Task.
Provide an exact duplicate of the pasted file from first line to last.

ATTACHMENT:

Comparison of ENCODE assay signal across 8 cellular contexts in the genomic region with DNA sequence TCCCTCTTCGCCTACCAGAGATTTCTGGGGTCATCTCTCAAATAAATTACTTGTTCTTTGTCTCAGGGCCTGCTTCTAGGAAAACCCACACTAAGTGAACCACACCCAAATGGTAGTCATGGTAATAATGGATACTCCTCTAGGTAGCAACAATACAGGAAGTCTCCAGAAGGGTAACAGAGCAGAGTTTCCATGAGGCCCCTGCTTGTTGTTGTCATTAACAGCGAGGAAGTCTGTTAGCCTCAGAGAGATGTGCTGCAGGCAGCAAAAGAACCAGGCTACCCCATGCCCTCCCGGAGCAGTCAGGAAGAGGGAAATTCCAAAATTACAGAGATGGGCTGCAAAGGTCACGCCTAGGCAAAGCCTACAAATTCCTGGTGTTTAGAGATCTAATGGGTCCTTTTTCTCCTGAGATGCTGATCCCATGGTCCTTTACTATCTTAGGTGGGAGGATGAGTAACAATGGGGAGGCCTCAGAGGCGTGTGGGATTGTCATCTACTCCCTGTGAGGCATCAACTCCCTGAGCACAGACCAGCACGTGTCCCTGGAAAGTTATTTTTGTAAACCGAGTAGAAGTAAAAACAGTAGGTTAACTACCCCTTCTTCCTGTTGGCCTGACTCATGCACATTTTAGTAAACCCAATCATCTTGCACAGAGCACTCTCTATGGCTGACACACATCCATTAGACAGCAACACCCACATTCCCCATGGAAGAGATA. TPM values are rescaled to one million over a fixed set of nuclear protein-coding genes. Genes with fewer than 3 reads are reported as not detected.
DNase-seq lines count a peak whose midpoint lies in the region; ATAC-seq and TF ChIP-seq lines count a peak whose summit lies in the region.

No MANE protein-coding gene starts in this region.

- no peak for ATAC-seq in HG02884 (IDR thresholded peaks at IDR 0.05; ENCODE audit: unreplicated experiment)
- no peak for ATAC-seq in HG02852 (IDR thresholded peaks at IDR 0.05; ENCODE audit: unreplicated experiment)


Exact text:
Comparison of ENCODE assay signal across 8 cellular contexts in the genomic region with DNA sequence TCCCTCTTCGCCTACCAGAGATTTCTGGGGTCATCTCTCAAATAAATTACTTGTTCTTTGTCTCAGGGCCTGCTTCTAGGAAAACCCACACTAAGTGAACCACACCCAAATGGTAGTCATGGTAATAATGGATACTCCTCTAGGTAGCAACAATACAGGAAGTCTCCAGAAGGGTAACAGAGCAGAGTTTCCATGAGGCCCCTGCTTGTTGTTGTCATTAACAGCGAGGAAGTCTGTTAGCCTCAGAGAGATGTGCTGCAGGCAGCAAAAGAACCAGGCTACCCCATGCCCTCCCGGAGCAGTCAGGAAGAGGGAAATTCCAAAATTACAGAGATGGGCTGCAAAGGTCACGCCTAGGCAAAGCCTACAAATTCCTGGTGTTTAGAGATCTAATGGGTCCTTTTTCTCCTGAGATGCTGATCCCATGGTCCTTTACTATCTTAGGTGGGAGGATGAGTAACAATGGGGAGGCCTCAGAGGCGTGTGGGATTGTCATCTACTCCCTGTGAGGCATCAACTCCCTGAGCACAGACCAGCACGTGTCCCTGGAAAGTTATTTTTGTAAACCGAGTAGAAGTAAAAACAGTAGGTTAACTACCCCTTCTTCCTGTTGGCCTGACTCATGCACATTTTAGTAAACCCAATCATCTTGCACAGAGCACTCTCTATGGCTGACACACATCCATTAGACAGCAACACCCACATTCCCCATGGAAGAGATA. TPM values are rescaled to one million over a fixed set of nuclear protein-coding genes. Genes with fewer than 3 reads are reported as not detected.
DNase-seq lines count a peak whose midpoint lies in the region; ATAC-seq and TF ChIP-seq lines count a peak whose summit lies in the region.

No MANE protein-coding gene starts in this region.

- no peak for ATAC-seq in HG02884 (IDR thresholded peaks at IDR 0.05; ENCODE audit: unreplicated experiment)
- no peak for ATAC-seq in HG02852 (IDR thresholded peaks at IDR 0.05; ENCODE audit: unreplicated experiment)